If your house catches fire in New Hampshire, be sure to clear the ice off your driveway before you call the volunteer fire department. May want to make sure the yard is free of clutter, and tidy up the house while you're at it. Because the firefighters who save your home may be able to take it if they happen to hurt themselves in the process.
Friday the New Hampshire Supreme Court reversed an earlier court decision, saying a volunteer firefighter injured on a call can sue the homeowner where the injury occurred. Jason Antosz, a volunteer firefighter with the Epping Fire Department, responded to a fire at Doree Allain's home in January 2008. He slipped and fell on her driveway, which was covered in ice.
An icy driveway is very rare in the tropical climate that New Hampshire is famous for.
Antosz and his wife sued Allain, saying the driveway was unsafe. The original judge in the case agreed with Allain, who argued that state law regarding firefighters' on the job injuries barred Antosz from suing. The State Supreme Court, however, says the "plain language of the law" allows Antosz to sue, and has cleared the way for his suit to proceed. In New Hampshire, volunteers who are permanently disabled in the line-of-duty are eligible for compensation. The average weekly wage for a volunteer is considered to be the amount that entitles the volunteer to the state's average weekly wage as a maximum benefit. New Hampshire also has some fairly generous definitions for both their paid and volunteer firefighters. Section 281-A:17 of the New Hampshire statutes provides a prima facie presumption that heart or lung disease or cancer, in a regular, call, volunteer or retired member of a fire department is occupationally related.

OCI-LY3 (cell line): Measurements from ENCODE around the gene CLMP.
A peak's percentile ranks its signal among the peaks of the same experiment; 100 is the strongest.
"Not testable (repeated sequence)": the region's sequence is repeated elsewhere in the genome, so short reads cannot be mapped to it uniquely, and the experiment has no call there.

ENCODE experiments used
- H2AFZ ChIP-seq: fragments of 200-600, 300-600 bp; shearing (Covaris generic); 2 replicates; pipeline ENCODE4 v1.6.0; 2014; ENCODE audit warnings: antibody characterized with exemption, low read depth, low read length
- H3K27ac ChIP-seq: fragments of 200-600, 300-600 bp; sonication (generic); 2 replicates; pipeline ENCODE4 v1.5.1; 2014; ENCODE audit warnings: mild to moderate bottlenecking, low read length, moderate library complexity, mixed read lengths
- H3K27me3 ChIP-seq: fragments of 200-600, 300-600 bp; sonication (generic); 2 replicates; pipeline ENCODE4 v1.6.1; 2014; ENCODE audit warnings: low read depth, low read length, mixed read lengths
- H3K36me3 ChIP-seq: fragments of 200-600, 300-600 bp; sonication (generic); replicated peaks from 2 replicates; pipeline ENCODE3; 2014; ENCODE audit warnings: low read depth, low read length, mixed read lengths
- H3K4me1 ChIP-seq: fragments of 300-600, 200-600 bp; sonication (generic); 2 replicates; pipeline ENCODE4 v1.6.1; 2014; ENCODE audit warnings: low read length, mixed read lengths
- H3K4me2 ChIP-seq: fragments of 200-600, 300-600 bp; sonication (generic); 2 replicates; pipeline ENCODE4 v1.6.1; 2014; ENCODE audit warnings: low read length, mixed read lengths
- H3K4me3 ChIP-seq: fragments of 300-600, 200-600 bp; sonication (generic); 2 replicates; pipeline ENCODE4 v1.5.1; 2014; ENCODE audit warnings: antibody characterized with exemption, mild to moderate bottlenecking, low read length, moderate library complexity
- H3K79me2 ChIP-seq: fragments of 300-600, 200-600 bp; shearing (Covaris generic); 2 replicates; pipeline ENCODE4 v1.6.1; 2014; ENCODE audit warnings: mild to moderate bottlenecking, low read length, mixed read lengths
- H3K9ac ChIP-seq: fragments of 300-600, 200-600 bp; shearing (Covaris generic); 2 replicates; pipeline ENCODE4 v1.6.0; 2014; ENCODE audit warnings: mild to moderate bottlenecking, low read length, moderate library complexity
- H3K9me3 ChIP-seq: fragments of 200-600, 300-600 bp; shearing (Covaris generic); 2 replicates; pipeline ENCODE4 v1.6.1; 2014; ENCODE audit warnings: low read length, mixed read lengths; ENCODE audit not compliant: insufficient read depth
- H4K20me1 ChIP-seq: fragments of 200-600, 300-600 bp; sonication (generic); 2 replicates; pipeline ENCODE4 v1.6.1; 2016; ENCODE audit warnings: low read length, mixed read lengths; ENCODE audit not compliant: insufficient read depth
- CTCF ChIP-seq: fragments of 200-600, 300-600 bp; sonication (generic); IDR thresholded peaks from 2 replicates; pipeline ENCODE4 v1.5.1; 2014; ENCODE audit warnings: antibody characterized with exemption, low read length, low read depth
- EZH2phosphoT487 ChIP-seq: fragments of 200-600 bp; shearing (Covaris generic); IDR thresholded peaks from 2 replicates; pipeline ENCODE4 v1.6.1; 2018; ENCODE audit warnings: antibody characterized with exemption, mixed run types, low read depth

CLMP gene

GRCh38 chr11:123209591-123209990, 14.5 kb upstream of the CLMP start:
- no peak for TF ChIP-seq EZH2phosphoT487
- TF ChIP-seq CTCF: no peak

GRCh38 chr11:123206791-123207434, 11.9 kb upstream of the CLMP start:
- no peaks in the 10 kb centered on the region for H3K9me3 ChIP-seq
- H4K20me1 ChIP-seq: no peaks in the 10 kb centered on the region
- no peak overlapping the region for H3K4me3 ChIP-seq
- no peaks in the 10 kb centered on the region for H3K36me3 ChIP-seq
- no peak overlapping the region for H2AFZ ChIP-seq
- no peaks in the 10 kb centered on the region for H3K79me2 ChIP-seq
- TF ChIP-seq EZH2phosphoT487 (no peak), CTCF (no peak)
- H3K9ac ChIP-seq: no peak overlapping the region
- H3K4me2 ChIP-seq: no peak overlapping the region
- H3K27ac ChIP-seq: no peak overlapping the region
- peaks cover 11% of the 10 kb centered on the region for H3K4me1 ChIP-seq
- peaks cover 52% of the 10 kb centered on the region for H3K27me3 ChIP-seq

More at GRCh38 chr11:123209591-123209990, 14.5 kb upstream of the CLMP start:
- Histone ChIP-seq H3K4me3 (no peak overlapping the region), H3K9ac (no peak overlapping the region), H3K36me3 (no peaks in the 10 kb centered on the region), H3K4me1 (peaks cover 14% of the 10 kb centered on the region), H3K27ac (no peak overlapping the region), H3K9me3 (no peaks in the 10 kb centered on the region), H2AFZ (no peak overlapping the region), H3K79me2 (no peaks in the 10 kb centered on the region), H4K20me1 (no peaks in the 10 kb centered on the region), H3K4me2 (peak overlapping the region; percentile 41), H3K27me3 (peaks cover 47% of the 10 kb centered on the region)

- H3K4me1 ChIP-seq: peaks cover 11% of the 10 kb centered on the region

The statute says nothing about if you fall down and go boom.
There is something unsettling in all of this, knowing that people you believe you can count on in an emergency can actually make your situation worse. I get that the firefighter was a volunteer. I can see that the injury could interfere with his ability to make a living. However, an icy driveway in the northeast is not necessarily a product of negligence that one might assume would result in a legitimate suit. And it is not clear to me that benefits were unavailable to him. Bottom line, volunteers take some risks.
Perhaps if you can't take the fall, you shouldn't take the call.
Robert Wilson is President & CEO of WorkersCompensation.com, and "From Bob's Cluttered Desk" comes his (often incoherent) thoughts, ramblings, observations and rants - often on workers' comp or employment issues, but occasionally not.
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